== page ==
One of her first innovations was to introduce a line of breakfast spreads flavored with coffee, cinnamon, figs, and honey. She also created several variations on the traditional goat-cheese crottin or disc, including the Southern Belle (coated in bourbon-soaked pecans, sugar, and mint) and the Greek Kiss (wrapped in brined grape leaves). Lemon, chocolate, and pumpkin goat-cheese cheesecakes followed. Most recently, she’s been testing goat’s-milk gelato and yogurt, and she’s trying to develop a line of handmade snack packs (think upscale Lunchables).
Inevitably, some ideas don’t pan out. A plan to reconfigure an old ice-cream truck into a road-tripping goat-cheese-mobile stalled when the price on eBay hit five digits. No one liked a Moroccan-inspired cheese spread (honey, curry, and cranberries) that Malakasis loved, and an attempt to crowd-fund $100,000 for a new creamery fell short.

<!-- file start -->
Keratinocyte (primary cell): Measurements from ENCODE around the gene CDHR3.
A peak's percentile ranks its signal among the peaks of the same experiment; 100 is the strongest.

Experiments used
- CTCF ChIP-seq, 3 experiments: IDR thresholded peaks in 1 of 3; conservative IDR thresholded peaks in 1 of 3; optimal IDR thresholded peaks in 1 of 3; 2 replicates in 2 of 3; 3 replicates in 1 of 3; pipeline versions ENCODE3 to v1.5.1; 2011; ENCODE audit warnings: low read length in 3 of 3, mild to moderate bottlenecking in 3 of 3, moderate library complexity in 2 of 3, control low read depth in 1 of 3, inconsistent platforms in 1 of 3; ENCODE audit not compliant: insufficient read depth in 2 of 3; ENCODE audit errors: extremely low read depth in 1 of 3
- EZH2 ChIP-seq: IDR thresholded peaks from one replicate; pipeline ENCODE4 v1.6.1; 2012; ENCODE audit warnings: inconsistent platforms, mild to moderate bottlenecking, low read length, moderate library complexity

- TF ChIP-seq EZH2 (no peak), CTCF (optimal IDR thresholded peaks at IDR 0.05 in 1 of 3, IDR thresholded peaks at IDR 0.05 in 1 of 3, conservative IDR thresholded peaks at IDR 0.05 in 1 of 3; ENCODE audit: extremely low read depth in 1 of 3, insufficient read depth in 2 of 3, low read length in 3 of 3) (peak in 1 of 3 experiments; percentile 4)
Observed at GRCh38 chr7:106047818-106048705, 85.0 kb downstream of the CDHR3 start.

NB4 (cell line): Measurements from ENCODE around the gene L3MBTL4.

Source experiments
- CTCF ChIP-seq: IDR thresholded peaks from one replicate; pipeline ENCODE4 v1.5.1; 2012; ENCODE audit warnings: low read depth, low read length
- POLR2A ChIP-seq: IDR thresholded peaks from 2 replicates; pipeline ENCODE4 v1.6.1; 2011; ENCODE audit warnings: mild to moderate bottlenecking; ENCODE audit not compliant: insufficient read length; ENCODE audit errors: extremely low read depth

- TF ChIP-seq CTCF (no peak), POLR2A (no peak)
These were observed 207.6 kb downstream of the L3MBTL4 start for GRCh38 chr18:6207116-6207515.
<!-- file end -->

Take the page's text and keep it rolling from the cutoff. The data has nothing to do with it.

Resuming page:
But cheese makers, of all people, know how to accept and learn from failure. Making goat cheese the way Malakasis does, on a small scale and in a nonfactory environment, can be a precarious enterprise. The process itself, which differs slightly from cheese to cheese and cheese maker to cheese maker, is simple enough—when it works. First, a starter culture is introduced to pasteurized milk to help it ripen. Next, rennet is added to coagulate the milk into curds, a process that can take a full day. The curd is then scooped or drained into cheesecloth bags, which sit for another day or so until the whey has drained off. What’s left in the bags is cheese, and after seasoning it, Belle Chevre’s crew of cheese makers shape each piece by hand before packaging it. But unseen bacterial forces make the outcome always uncertain, and this uncertainty adds a little risk to the work.